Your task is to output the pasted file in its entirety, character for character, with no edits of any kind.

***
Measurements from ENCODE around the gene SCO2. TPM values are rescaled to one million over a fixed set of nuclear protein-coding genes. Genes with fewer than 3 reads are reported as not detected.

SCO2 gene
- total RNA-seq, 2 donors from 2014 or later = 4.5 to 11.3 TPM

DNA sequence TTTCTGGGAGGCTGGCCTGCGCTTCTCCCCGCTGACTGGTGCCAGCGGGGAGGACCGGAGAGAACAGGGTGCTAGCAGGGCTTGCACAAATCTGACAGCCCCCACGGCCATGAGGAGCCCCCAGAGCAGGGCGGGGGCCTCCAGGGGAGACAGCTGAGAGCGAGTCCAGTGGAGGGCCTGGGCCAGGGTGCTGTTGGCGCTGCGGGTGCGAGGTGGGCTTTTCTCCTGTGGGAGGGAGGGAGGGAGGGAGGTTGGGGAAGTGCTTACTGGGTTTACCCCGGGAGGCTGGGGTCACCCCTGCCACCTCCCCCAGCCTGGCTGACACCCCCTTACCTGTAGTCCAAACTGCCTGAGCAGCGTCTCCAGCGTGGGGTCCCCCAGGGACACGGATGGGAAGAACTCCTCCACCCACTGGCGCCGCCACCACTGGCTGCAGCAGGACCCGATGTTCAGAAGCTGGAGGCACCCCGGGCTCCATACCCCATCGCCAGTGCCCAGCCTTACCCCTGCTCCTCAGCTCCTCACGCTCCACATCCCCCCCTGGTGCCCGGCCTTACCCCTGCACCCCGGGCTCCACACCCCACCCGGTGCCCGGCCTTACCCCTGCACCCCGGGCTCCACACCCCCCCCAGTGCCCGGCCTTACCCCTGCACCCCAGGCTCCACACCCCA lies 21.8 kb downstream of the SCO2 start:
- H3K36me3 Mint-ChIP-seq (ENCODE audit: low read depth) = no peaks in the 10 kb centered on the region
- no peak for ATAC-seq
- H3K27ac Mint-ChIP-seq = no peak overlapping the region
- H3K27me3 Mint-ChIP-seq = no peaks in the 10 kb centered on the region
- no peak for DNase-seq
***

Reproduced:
Measurements from ENCODE around the gene SCO2. TPM values are rescaled to one million over a fixed set of nuclear protein-coding genes. Genes with fewer than 3 reads are reported as not detected.

SCO2 gene
- total RNA-seq, 2 donors from 2014 or later = 4.5 to 11.3 TPM

DNA sequence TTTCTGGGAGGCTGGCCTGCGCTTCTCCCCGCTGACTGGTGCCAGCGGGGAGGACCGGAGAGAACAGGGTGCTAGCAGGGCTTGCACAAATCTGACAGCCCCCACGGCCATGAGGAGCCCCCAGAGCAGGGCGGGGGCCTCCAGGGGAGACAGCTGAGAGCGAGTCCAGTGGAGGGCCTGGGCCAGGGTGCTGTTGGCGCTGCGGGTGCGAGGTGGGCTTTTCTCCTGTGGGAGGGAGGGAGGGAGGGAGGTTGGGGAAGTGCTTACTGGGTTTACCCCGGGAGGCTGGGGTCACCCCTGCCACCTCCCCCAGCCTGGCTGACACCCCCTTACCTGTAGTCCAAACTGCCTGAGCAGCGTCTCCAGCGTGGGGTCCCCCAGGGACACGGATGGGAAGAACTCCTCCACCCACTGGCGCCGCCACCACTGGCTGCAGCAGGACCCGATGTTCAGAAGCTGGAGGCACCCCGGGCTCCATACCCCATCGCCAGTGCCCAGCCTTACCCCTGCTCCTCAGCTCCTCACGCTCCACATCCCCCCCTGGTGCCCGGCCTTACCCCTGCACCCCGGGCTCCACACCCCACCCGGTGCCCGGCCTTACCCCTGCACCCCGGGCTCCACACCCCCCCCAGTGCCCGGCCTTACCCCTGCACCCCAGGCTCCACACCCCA lies 21.8 kb downstream of the SCO2 start:
- H3K36me3 Mint-ChIP-seq (ENCODE audit: low read depth) = no peaks in the 10 kb centered on the region
- no peak for ATAC-seq
- H3K27ac Mint-ChIP-seq = no peak overlapping the region
- H3K27me3 Mint-ChIP-seq = no peaks in the 10 kb centered on the region
- no peak for DNase-seq